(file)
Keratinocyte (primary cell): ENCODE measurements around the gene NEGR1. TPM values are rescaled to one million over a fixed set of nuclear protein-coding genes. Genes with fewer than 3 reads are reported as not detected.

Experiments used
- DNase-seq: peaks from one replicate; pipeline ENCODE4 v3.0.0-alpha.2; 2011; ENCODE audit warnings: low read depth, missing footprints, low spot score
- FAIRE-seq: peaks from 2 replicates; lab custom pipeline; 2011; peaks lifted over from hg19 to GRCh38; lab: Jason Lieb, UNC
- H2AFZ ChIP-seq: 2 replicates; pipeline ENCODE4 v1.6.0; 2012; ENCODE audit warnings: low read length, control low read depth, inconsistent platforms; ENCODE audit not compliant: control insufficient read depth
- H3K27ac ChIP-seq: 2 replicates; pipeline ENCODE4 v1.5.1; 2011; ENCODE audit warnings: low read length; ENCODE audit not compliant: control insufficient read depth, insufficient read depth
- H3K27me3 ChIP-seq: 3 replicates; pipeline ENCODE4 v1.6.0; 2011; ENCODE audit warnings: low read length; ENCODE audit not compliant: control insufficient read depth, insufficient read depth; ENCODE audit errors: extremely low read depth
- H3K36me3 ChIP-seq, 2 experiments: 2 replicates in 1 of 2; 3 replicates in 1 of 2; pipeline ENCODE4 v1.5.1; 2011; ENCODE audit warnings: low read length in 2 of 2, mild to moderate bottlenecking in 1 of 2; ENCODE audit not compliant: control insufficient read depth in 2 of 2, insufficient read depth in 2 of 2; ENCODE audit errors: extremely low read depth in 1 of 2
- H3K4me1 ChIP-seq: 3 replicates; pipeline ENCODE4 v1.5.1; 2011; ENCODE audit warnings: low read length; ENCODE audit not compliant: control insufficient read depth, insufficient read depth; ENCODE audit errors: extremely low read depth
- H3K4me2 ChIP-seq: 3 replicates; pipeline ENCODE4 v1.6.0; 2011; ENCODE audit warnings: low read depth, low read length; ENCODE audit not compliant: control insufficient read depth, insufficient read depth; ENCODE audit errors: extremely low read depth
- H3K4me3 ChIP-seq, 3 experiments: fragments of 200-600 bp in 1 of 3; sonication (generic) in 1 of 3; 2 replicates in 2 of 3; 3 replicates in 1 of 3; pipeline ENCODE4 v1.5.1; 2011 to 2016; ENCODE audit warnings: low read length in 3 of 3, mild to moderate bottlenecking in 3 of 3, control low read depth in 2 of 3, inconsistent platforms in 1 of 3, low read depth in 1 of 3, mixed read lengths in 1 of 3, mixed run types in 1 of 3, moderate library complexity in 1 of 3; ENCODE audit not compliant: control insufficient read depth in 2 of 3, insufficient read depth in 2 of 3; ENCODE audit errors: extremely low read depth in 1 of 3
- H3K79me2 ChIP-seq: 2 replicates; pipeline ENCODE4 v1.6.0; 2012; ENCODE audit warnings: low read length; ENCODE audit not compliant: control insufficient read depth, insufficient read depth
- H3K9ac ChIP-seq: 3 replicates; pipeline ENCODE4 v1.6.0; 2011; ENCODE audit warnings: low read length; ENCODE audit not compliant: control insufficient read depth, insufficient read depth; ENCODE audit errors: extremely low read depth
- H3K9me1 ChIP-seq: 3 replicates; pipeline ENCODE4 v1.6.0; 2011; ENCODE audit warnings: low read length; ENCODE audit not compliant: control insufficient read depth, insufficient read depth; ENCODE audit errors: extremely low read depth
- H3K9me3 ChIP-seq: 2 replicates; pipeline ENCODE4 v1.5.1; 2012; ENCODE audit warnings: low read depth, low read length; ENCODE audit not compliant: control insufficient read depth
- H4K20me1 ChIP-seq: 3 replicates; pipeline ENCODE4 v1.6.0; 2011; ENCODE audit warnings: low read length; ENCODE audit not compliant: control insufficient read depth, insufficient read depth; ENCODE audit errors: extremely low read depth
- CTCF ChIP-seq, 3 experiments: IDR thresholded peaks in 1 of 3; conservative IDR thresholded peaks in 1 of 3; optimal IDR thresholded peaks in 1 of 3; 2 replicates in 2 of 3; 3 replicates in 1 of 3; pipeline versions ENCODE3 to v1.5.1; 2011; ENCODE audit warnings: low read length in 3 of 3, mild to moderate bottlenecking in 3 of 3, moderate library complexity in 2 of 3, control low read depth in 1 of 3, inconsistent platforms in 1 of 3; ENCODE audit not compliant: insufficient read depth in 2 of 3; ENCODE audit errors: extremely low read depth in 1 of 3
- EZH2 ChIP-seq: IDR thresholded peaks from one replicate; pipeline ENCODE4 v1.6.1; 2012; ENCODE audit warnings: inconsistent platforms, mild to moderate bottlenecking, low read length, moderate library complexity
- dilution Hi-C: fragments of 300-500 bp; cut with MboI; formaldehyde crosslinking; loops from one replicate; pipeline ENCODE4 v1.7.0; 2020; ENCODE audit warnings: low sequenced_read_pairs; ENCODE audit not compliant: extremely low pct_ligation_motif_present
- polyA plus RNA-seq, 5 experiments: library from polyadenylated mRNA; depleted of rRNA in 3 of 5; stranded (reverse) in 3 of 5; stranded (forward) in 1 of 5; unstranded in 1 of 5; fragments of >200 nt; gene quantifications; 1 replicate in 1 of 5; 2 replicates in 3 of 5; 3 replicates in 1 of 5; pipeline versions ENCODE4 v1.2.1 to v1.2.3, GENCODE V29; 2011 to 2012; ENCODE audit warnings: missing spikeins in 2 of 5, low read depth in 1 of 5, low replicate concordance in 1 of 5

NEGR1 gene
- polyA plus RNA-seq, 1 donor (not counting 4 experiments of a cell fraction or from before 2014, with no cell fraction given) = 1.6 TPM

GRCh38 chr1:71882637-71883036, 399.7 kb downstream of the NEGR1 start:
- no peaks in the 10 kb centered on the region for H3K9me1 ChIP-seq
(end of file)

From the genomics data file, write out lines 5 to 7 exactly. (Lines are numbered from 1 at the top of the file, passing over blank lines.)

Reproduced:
- H2AFZ ChIP-seq: 2 replicates; pipeline ENCODE4 v1.6.0; 2012; ENCODE audit warnings: low read length, control low read depth, inconsistent platforms; ENCODE audit not compliant: control insufficient read depth
- H3K27ac ChIP-seq: 2 replicates; pipeline ENCODE4 v1.5.1; 2011; ENCODE audit warnings: low read length; ENCODE audit not compliant: control insufficient read depth, insufficient read depth
- H3K27me3 ChIP-seq: 3 replicates; pipeline ENCODE4 v1.6.0; 2011; ENCODE audit warnings: low read length; ENCODE audit not compliant: control insufficient read depth, insufficient read depth; ENCODE audit errors: extremely low read depth